Holy Saturday, the day on which the Lord’s body rested in the holy sepulchre and on which Mary prayed in silent mourning, while the apostles huddled together in fright and distress, is one on which Christians traditionally strive to maintain a spirit of recollectedness, in prayerful anticipation of the Resurrection, even if they can be a bit distracted by preparations for the Solemnity of Solemnities, as Easter truly is.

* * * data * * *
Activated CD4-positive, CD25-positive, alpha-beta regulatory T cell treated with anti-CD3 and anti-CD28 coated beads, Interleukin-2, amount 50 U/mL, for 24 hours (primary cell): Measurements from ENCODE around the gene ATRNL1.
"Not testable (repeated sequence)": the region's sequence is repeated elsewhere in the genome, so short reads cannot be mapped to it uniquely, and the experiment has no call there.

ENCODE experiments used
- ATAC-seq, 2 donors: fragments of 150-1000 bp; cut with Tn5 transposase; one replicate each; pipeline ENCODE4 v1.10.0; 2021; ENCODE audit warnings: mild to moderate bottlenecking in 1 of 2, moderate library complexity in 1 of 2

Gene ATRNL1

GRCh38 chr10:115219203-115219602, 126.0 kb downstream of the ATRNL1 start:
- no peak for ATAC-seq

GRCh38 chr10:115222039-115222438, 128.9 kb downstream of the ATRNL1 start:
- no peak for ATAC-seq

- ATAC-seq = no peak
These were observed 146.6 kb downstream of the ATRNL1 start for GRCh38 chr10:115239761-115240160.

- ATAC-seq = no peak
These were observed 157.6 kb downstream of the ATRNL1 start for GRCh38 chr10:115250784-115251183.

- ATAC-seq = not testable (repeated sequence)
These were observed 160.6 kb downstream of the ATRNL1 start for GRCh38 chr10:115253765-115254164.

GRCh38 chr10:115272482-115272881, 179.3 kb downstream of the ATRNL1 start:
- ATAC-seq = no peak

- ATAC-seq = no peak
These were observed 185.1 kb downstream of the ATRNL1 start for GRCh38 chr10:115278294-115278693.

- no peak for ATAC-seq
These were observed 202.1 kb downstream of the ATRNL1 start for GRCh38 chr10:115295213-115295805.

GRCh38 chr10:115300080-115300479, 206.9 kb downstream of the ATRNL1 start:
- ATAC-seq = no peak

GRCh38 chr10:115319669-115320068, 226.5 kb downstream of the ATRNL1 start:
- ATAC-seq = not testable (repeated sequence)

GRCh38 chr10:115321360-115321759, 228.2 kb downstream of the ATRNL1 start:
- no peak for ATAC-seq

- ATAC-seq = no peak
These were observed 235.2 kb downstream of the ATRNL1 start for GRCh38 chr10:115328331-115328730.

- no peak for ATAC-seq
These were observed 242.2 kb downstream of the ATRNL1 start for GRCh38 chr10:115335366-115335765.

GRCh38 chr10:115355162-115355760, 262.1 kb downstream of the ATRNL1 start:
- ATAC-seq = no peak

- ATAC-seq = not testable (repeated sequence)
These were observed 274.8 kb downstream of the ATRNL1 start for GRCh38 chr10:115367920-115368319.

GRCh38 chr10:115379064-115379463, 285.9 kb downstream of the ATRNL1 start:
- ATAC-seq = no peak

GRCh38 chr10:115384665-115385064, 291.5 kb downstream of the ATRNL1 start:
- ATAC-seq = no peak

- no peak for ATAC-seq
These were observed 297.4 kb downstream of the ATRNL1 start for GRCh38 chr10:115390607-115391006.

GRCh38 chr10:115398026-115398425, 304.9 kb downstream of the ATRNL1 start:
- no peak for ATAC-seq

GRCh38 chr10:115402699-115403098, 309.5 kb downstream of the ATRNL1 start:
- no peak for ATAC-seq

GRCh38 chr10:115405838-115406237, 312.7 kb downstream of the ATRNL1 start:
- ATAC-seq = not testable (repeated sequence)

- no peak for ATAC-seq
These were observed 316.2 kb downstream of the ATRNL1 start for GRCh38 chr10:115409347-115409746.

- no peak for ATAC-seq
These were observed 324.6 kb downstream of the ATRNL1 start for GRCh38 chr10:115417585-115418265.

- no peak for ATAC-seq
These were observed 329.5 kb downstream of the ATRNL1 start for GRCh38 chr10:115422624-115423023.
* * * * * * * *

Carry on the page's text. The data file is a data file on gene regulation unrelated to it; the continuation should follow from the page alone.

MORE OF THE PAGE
Our minds turn towards the dead body of the Saviour, lifeless, bloodless, but in peace, as can be seen on the Holy Shroud of Turin, which reveals to us the face that has suffered intensely, but is in the peace of God. Our hearts also go to Mother Mary, in the solitude of that dark day. Her divine Son had been put to a cruel death before her very eyes, and those He had chosen to be the pillars of His Church had all abandoned Him in cowardice and fear for their own lives. Mary knows her Son will rise, for she, she has not lost the faith as the apostles had. We keep her company on this day with filial love and gratitude for standing courageously on Calvary for those three long hours, consenting to the sacrifice of the Lamb of God, and offering herself in union with Him for the salvation of the world. This is why a massive tradition of patristic and magisterial texts present Mary to us as the co-redemptrix with her Son. Just as Eve took an active part in the sin of Adam, so Mary takes an active part in the redemption of that sin. She merited de congruo – that is to see by virtue of a certain fittingness due to her role of Mother of the Redeemer – for us all that Christ merited de condigno – that is to say by virtue of strict justice.